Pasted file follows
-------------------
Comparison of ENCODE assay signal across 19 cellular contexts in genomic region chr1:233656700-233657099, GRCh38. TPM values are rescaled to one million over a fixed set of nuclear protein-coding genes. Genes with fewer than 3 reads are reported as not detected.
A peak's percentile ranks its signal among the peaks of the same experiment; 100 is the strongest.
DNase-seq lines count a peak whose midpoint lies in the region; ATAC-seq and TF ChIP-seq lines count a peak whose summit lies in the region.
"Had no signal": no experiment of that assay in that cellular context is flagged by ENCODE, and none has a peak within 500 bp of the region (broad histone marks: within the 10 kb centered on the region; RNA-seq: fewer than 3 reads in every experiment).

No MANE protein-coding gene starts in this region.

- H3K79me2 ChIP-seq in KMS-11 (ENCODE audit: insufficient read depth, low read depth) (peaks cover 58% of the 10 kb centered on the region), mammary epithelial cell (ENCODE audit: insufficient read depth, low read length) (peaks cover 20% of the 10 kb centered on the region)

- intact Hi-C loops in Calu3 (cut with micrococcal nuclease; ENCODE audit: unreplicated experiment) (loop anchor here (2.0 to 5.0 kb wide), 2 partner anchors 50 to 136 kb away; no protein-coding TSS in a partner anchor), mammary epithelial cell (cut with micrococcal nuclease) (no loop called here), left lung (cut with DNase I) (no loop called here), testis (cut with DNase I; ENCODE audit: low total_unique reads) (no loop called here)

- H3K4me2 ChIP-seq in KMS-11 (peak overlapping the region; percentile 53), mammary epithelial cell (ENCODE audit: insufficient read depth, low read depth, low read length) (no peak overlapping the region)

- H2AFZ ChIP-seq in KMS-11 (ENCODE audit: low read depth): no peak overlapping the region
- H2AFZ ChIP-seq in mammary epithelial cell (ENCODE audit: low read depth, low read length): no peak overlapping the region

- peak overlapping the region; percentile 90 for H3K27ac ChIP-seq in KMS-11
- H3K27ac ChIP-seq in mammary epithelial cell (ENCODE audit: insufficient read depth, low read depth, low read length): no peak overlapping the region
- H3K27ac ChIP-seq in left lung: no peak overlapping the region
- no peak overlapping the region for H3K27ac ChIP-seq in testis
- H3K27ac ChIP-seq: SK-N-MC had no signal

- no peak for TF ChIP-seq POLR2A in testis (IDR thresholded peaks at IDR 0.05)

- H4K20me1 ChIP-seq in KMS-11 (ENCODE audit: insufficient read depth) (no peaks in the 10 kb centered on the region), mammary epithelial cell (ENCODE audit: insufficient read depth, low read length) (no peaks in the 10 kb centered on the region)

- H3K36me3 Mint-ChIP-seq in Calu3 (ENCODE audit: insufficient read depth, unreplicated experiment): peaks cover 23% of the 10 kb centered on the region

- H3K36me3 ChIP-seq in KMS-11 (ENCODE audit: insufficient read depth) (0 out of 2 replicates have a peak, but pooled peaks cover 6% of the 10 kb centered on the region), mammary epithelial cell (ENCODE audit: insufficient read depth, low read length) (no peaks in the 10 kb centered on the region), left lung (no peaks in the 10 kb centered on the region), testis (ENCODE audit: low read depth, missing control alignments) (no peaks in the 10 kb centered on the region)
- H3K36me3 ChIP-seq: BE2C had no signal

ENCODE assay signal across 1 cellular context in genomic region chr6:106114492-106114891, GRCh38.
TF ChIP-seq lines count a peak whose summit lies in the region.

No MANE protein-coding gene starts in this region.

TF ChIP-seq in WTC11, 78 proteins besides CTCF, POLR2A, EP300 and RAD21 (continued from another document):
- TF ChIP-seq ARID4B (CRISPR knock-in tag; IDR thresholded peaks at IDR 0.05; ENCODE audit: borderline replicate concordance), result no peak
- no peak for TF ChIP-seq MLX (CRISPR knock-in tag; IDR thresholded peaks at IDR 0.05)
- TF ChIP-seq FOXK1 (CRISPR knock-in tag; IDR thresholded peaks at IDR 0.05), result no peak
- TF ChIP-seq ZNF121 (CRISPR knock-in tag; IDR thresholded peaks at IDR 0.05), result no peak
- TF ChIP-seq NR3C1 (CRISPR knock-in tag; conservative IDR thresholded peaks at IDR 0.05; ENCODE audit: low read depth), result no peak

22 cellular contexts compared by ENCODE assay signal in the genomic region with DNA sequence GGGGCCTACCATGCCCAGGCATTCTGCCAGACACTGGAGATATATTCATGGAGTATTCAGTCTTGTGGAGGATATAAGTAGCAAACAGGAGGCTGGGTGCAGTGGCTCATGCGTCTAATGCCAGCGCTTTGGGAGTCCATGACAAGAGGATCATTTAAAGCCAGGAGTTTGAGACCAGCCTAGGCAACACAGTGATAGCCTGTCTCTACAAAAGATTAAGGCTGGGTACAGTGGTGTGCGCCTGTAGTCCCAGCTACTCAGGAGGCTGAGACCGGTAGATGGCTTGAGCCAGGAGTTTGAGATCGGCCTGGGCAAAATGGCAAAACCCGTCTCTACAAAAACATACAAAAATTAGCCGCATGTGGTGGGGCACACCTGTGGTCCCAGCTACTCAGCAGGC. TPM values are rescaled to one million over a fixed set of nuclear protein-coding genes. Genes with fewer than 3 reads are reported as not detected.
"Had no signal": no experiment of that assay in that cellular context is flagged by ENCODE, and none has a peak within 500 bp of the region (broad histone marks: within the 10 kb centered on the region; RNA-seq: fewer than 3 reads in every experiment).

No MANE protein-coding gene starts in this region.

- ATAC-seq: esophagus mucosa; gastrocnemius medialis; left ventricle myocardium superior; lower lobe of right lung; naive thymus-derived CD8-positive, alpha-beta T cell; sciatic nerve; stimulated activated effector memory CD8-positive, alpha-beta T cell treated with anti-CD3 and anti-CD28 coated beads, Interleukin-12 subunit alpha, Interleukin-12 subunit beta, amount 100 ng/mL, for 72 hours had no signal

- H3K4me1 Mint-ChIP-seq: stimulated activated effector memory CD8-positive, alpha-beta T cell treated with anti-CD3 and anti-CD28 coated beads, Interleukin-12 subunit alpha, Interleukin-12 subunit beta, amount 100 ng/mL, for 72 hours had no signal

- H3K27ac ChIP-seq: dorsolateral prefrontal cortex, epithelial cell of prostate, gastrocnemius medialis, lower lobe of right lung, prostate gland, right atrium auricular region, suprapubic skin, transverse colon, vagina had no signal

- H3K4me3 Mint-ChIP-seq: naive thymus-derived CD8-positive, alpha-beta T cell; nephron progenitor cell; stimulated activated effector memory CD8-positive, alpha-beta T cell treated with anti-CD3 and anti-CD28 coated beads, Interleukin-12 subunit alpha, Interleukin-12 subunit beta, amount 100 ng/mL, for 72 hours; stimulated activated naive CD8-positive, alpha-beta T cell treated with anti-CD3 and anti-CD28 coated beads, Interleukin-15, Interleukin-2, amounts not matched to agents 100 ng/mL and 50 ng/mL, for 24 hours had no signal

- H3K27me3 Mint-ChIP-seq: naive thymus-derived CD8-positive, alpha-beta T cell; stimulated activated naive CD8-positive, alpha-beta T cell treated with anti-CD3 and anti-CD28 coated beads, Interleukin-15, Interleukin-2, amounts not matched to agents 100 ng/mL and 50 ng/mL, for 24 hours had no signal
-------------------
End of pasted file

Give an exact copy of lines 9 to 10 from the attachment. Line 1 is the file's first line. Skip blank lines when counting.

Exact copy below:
- H2AFZ ChIP-seq in KMS-11 (ENCODE audit: low read depth): no peak overlapping the region
- H2AFZ ChIP-seq in mammary epithelial cell (ENCODE audit: low read depth, low read length): no peak overlapping the region